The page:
A federal appeals court Tuesday overturned some of the most sensational convictions that sent former Illinois Gov. Rod Blagojevich off to a lengthy stint in prison, ruling that the Democrat did not break the law when he sought to secure a Cabinet position in President Barack Obama’s administration in exchange for appointing an Obama adviser to the president’s former U.S. Senate seat.
The 7th U.S. Circuit Court of Appeals in Chicago also ordered the resentencing of Blagojevich, offering the 58-year-old a ray of hope that he could end up serving less than his original 14-year term.
The three appellate judges dismissed five of 18 corruption counts against Blagojevich, while affirming 13 counts. In a blow to the defense, the panelists also suggested the original sentence wasn’t necessarily extreme, even when factoring in the newly tossed convictions.
Speaking outside the Blagojevich family home in Chicago, his wife, Patti, told reporters her husband had expressed disappointment the court didn’t hand him a clear legal victory.
“He’s disappointed, of course,” she said, the couple’s 18-year-old daughter at her side. She added more optimistically, “Possibly this is a step in the right direction of getting Rod home to his family.”
Several onlookers stood nearby, including a small child holding up a sign that read, “Free Blagojevich.”
The court’s unanimous ruling addressed a key question: Where is the line between legal and illegal political wheeling and dealing? The panel’s answer: When it came to Blagojevich’s attempt to land a Cabinet seat, he did not cross the line. His attempts to trade the Senate seat for campaign cash, however, were illegal, the court concluded.
Blagojevich floated the idea of a Cabinet job in exchange for appointing Obama adviser Valerie Jarrett to Obama’s vacant Senate seat. After Blagojevich’s arrest, the seat went to Roland Burris, who served less than two years before a successor was elected.
In its ruling, the appeals court pointed to allegations that President Dwight Eisenhower named Earl Warren to the U.S. Supreme Court after Warren offered Eisenhower key political support during the 1952 campaign. The judges said that under the logic used to charge Blagojevich, Eisenhower and Warren might have been convicted.
“If the prosecutor is right, and a swap of political favors involving a job for one of the politicians is a felony, then … both the President of the United States and the Chief Justice of the United States should have gone to prison,” the ruling says.
Still, the ruling was by no means a resounding win for Blagojevich.
The appellate judges upheld allegations that he sought to sell the Senate seat, saying the evidence against him was strong. Blagojevich had argued he didn’t break the law because he never stated explicitly that he was willing to trade an appointment for campaign cash. The panel balked at the notion that crimes are crimes only if they are overtly stated.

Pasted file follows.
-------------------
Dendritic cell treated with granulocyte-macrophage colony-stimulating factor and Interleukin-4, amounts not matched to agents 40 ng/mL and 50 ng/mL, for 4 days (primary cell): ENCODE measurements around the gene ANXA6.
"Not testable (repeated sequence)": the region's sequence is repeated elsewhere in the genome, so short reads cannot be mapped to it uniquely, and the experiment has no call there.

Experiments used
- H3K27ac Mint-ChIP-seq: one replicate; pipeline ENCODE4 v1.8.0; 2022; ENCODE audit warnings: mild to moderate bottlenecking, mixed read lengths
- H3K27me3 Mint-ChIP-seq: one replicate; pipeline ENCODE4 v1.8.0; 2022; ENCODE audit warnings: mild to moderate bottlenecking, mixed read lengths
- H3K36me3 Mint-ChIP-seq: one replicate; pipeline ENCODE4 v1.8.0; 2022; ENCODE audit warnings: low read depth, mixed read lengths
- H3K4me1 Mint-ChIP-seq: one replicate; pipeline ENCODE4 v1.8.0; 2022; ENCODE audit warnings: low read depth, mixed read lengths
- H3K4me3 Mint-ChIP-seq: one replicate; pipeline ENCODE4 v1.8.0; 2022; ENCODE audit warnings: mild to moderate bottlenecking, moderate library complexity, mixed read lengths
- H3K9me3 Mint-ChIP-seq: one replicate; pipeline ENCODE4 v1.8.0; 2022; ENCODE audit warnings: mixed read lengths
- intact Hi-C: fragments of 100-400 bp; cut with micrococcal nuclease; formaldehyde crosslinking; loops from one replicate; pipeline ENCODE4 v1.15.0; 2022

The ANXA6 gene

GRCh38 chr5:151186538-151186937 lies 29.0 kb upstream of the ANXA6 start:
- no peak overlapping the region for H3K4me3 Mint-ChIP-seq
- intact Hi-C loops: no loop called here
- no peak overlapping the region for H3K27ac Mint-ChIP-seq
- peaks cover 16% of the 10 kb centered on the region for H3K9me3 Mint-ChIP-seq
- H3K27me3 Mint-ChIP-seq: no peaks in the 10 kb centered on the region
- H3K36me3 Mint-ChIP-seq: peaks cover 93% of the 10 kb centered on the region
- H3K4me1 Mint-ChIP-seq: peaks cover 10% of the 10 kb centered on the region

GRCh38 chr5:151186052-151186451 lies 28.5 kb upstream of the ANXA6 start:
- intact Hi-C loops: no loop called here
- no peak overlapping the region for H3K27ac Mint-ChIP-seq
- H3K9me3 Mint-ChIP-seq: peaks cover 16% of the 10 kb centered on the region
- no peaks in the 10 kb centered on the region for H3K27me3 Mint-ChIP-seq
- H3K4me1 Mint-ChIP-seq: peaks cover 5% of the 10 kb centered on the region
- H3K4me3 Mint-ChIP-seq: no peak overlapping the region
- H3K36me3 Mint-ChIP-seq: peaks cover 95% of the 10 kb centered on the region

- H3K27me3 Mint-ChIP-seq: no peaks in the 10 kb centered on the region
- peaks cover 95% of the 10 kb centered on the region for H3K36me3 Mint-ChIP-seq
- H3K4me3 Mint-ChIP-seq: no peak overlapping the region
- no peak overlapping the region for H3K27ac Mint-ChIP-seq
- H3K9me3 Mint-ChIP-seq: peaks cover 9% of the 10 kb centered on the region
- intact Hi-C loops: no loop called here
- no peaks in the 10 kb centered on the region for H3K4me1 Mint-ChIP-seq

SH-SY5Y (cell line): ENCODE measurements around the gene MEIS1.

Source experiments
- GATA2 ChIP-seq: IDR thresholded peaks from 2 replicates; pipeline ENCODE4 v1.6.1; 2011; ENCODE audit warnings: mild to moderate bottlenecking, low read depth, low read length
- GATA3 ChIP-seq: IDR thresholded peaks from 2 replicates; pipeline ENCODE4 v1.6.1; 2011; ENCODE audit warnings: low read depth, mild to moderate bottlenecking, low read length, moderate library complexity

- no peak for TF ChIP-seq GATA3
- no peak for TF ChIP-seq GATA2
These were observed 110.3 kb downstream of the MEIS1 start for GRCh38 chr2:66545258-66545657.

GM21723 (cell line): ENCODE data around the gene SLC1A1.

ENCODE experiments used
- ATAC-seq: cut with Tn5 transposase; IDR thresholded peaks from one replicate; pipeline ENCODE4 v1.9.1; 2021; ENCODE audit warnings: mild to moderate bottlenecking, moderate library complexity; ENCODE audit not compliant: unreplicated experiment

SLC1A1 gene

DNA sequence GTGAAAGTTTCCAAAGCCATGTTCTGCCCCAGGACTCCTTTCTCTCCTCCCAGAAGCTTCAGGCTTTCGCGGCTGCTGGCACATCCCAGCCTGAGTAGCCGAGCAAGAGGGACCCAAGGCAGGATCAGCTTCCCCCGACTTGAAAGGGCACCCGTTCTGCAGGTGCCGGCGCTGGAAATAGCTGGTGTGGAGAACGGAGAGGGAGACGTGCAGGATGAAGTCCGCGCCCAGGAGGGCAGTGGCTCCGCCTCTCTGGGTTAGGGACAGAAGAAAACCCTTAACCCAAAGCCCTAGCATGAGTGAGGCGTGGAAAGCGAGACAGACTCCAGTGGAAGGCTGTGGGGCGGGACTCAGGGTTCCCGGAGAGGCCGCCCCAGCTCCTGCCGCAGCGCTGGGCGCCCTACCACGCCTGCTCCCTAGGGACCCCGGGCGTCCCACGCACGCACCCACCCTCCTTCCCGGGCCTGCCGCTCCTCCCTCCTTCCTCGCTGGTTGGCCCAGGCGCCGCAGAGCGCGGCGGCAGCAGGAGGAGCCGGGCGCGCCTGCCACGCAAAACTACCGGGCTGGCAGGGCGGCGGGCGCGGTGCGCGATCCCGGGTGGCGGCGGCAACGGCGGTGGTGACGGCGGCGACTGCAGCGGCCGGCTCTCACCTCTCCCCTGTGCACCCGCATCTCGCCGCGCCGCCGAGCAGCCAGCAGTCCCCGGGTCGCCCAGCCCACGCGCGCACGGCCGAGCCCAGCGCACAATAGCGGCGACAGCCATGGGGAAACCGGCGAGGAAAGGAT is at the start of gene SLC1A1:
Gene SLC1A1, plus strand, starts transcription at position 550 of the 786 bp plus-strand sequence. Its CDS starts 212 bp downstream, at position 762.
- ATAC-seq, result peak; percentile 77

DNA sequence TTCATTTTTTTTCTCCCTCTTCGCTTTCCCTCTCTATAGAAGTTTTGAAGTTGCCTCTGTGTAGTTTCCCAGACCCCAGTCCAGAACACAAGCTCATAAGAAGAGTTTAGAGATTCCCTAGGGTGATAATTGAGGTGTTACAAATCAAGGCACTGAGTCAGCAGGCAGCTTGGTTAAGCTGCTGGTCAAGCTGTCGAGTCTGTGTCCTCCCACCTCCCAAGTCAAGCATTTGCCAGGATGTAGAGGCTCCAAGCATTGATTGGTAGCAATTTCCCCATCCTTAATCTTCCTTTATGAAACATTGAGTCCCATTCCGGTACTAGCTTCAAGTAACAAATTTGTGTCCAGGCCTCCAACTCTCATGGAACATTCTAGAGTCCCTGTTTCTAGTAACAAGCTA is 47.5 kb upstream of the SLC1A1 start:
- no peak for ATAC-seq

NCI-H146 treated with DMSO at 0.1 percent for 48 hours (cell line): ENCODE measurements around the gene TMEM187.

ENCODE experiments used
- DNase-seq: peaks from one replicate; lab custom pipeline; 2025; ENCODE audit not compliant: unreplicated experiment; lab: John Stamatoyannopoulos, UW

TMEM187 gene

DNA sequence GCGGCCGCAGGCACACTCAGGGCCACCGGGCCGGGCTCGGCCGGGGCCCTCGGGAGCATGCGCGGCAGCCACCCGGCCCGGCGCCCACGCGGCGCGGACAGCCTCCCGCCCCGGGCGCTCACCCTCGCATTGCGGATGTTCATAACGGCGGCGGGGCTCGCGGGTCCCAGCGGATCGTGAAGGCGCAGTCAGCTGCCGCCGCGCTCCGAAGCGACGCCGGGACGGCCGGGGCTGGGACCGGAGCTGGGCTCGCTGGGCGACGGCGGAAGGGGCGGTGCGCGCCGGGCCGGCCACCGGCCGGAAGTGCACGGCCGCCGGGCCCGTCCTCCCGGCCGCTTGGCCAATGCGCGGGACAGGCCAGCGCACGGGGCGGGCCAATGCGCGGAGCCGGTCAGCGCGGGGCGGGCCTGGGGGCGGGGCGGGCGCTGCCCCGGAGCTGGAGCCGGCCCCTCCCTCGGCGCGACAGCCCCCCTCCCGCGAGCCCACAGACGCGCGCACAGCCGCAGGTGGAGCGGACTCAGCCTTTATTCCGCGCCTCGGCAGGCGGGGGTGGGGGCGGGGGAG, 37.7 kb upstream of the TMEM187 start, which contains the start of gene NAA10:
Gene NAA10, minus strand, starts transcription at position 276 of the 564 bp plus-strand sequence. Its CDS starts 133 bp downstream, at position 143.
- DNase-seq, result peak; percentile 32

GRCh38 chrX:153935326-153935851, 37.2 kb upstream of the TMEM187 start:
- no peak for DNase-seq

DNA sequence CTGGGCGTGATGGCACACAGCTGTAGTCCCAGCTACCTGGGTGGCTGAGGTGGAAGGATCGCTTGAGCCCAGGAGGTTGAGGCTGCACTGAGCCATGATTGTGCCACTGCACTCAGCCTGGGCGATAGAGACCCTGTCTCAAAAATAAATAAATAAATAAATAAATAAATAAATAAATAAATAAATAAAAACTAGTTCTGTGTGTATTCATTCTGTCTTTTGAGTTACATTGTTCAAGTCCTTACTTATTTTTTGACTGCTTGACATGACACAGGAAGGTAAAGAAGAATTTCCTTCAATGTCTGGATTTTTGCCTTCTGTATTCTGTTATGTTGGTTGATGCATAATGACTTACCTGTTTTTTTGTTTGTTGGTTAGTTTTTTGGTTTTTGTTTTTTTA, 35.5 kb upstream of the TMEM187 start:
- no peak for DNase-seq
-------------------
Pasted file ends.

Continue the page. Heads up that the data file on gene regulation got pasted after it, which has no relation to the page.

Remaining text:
“Few politicians say, on or off the record, ‘I will exchange official act X for payment Y,'” the opinion says. “Similarly persons who conspire to rob banks or distribute drugs do not propose or sign contracts in the statutory language.”
Defense attorney Leonard Goodman sharply criticized the court for not quashing more counts. He said he would urge his client to challenge the panel’s finding, possibly by asking the full appeals court to rehear the case.
“My advice to him is that we fight on,” he said. “It is not justice in my view.”
As for prosecutors, they could choose to retry Blagojevich on the dropped counts, though prosecutors often decline to retry a case if most counts are upheld. A spokesman for the U.S. attorney’s office declined to comment on the ruling.
The two-term governor proclaimed his innocence for years — on television and on the stand at his decisive retrial in 2011, where a sometimes-tearful Blagojevich said he was a flawed man but no criminal.
Eleven of the counts jurors convicted him on dealt with allegations that he tried to swap an appointment to the Senate seat for campaign cash or a job. Other pay-to-play schemes he was convicted of included the attempted shakedown of the Children’s Memorial Hospital in Chicago for a campaign contribution.
After his December 2008 arrest, Blagojevich became the butt of jokes on late-night TV, including for his well-coiffed hair and his foul-mouthed rants on FBI wiretaps. The most notorious excerpt was one where he crows about the Senate seat: “I’ve got this thing and it’s f—— golden. And I’m just not giving it up for f—— nothing.”
Blagojevich began serving his sentence at a prison near Denver on March 15, 2012, and has served more than three years so far. Before the appeal, his estimated release date was 2024; he would be 67.